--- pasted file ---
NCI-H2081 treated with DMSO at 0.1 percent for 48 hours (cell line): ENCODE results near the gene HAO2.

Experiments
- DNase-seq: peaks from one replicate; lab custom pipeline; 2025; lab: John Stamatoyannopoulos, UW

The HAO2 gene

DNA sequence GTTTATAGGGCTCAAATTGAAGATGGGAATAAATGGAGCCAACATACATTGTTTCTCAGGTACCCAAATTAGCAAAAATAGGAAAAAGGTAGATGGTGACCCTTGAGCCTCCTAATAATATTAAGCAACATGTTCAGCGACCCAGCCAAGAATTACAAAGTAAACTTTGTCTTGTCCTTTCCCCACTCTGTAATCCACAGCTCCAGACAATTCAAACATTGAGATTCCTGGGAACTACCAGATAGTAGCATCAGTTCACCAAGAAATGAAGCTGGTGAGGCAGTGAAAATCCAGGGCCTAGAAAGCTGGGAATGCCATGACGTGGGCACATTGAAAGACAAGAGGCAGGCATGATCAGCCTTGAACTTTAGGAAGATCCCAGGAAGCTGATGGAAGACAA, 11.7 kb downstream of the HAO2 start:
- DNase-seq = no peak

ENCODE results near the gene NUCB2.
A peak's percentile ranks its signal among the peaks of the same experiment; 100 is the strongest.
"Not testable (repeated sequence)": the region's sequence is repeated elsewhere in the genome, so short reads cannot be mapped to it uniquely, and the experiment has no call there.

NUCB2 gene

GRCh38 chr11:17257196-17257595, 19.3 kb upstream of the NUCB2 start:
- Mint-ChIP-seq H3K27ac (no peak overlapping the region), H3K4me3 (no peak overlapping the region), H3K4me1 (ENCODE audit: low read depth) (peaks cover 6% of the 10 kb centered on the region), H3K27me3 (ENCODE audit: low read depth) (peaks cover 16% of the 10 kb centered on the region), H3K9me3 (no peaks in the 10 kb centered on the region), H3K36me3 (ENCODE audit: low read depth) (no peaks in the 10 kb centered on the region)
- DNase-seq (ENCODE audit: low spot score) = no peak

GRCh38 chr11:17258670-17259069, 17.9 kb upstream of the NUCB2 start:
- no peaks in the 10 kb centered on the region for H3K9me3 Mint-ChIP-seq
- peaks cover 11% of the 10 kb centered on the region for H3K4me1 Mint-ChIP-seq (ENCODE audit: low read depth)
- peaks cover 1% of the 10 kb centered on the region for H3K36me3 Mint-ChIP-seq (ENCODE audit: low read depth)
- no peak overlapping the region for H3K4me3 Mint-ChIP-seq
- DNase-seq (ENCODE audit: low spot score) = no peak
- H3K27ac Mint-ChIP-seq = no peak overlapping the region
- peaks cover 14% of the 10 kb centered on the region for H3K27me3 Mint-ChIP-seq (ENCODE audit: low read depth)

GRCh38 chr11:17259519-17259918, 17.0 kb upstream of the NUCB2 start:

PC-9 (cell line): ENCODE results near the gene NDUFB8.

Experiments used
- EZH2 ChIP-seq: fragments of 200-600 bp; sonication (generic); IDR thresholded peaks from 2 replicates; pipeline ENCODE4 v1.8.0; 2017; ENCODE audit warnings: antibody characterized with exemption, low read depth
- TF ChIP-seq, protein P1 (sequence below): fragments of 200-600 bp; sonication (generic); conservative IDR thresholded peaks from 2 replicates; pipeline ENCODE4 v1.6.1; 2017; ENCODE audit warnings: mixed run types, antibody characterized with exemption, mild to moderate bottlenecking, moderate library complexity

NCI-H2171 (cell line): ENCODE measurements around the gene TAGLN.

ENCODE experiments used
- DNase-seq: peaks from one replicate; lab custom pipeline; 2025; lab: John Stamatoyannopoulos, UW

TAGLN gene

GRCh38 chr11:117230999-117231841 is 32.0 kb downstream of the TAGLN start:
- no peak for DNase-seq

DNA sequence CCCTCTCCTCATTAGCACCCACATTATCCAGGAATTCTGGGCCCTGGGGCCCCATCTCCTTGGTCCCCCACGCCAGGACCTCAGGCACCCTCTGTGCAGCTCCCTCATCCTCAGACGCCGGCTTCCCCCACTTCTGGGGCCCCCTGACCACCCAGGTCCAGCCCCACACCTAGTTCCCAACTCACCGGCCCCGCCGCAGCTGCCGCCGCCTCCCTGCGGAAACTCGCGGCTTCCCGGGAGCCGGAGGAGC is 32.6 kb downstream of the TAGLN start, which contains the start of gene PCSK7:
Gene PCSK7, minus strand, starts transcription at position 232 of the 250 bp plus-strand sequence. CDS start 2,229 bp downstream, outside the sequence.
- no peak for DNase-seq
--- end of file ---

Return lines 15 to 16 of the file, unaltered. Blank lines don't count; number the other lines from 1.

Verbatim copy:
- no peaks in the 10 kb centered on the region for H3K9me3 Mint-ChIP-seq
- peaks cover 11% of the 10 kb centered on the region for H3K4me1 Mint-ChIP-seq (ENCODE audit: low read depth)